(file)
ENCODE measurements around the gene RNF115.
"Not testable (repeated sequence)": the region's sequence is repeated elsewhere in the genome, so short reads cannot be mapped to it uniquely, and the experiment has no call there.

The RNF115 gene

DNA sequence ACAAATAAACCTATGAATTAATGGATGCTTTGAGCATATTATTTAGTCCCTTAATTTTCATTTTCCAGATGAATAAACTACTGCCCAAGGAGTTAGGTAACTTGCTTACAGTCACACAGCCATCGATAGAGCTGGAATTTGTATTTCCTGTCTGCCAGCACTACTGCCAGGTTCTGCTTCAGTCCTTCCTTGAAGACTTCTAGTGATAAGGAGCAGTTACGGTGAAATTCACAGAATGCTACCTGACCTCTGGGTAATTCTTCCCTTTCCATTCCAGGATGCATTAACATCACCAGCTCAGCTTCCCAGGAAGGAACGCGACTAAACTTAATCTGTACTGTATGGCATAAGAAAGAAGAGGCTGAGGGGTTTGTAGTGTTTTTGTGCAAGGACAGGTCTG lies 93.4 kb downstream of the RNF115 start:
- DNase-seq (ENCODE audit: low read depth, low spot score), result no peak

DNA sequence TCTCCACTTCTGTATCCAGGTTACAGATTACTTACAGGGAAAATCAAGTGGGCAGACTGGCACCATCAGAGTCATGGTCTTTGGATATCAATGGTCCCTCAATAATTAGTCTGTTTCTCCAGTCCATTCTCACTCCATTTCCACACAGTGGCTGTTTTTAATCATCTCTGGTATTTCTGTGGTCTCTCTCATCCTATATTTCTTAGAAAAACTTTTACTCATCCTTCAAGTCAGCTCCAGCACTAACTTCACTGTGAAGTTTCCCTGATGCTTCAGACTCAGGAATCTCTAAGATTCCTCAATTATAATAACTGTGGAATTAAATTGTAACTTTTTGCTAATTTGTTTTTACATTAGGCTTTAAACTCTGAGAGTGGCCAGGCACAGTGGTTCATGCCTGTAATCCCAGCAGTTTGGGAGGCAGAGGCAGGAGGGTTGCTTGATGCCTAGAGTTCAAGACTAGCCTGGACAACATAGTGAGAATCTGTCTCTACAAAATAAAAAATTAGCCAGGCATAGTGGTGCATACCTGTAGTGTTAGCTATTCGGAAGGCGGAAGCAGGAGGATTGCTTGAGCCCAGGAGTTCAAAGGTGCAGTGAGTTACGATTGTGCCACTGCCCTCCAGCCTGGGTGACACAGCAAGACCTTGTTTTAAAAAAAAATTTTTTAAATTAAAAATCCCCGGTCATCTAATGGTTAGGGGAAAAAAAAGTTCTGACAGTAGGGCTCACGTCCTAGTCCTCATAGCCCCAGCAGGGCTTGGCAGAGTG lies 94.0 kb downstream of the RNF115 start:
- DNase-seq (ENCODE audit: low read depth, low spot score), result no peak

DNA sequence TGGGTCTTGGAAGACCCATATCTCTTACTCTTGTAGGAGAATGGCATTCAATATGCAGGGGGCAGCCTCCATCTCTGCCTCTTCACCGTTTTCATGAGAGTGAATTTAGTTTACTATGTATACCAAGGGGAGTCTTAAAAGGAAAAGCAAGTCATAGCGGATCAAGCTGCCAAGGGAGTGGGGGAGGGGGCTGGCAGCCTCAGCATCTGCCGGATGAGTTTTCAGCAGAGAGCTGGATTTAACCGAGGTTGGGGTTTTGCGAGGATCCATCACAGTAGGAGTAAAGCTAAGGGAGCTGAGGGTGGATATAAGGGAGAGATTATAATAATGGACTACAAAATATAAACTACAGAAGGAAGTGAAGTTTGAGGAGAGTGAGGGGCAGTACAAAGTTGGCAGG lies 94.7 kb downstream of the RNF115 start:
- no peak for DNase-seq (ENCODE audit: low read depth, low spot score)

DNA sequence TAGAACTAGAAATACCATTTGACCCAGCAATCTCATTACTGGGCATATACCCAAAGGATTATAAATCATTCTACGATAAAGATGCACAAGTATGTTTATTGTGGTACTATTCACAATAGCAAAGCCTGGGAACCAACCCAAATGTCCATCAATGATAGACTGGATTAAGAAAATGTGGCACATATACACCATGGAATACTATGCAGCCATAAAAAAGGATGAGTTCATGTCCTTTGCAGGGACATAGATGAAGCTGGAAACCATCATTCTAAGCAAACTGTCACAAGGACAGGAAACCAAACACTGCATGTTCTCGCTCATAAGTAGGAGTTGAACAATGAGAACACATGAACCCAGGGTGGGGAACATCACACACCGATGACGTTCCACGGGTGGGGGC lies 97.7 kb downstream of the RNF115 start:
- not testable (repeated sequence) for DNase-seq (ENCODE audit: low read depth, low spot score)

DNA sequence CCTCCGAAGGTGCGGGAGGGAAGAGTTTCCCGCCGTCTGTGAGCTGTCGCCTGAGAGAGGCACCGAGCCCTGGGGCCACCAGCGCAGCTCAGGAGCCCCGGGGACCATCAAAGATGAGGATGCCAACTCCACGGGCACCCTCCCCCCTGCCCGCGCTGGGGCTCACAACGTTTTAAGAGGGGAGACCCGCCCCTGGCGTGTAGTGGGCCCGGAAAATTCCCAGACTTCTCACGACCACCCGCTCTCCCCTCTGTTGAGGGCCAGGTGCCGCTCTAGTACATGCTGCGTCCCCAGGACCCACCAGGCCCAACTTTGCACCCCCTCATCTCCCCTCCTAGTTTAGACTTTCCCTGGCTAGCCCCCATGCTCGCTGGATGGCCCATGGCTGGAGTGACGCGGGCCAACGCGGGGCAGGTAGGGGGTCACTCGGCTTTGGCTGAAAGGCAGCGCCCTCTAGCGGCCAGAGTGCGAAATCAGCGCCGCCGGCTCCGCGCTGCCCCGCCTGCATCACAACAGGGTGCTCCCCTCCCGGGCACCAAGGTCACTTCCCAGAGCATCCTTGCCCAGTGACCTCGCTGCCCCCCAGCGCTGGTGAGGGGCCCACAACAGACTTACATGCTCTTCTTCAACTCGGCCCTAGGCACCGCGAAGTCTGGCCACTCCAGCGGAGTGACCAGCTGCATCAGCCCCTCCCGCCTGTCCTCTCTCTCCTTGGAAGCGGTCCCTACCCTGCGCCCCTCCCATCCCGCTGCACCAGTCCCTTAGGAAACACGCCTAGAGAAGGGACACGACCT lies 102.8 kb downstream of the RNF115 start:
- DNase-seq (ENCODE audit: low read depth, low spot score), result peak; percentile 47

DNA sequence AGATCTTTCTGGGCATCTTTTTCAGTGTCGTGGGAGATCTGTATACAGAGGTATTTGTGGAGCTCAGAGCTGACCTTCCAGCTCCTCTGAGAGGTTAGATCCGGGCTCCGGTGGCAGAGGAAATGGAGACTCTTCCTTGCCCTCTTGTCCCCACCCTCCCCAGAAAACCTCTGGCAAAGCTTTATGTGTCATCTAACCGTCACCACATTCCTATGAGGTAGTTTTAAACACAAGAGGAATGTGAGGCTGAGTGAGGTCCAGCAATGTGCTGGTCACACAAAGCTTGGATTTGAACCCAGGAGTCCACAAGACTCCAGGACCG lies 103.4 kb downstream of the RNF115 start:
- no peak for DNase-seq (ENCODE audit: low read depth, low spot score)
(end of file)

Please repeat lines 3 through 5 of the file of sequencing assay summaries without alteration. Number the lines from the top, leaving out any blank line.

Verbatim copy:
The RNF115 gene

DNA sequence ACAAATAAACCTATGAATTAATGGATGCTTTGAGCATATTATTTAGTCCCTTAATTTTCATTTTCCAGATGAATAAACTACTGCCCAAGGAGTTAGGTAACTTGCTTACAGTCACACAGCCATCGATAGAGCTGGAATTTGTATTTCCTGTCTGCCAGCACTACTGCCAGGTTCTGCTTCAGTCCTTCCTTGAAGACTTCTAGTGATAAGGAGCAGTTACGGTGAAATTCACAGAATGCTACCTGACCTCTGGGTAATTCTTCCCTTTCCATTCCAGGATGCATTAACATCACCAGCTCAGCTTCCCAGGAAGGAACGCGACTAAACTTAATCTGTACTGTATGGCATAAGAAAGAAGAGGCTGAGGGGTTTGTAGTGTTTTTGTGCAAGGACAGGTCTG lies 93.4 kb downstream of the RNF115 start:
- DNase-seq (ENCODE audit: low read depth, low spot score), result no peak